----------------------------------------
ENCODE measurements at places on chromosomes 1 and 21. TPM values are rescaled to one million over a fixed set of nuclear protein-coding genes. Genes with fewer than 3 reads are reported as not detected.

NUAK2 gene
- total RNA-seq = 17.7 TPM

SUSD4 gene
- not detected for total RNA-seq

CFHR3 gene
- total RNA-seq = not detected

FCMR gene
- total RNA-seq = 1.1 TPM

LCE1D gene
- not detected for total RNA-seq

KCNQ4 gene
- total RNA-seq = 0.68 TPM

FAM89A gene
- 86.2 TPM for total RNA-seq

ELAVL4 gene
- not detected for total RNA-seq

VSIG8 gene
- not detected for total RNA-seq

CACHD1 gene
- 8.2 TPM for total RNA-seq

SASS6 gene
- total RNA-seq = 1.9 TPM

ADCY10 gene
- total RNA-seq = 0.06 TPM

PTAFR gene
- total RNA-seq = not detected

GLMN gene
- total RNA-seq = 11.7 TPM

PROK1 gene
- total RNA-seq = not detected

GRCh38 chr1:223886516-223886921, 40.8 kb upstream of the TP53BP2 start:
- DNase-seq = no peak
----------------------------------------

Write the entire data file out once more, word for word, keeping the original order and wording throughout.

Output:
ENCODE measurements at places on chromosomes 1 and 21. TPM values are rescaled to one million over a fixed set of nuclear protein-coding genes. Genes with fewer than 3 reads are reported as not detected.

NUAK2 gene
- total RNA-seq = 17.7 TPM

SUSD4 gene
- not detected for total RNA-seq

CFHR3 gene
- total RNA-seq = not detected

FCMR gene
- total RNA-seq = 1.1 TPM

LCE1D gene
- not detected for total RNA-seq

KCNQ4 gene
- total RNA-seq = 0.68 TPM

FAM89A gene
- 86.2 TPM for total RNA-seq

ELAVL4 gene
- not detected for total RNA-seq

VSIG8 gene
- not detected for total RNA-seq

CACHD1 gene
- 8.2 TPM for total RNA-seq

SASS6 gene
- total RNA-seq = 1.9 TPM

ADCY10 gene
- total RNA-seq = 0.06 TPM

PTAFR gene
- total RNA-seq = not detected

GLMN gene
- total RNA-seq = 11.7 TPM

PROK1 gene
- total RNA-seq = not detected

GRCh38 chr1:223886516-223886921, 40.8 kb upstream of the TP53BP2 start:
- DNase-seq = no peak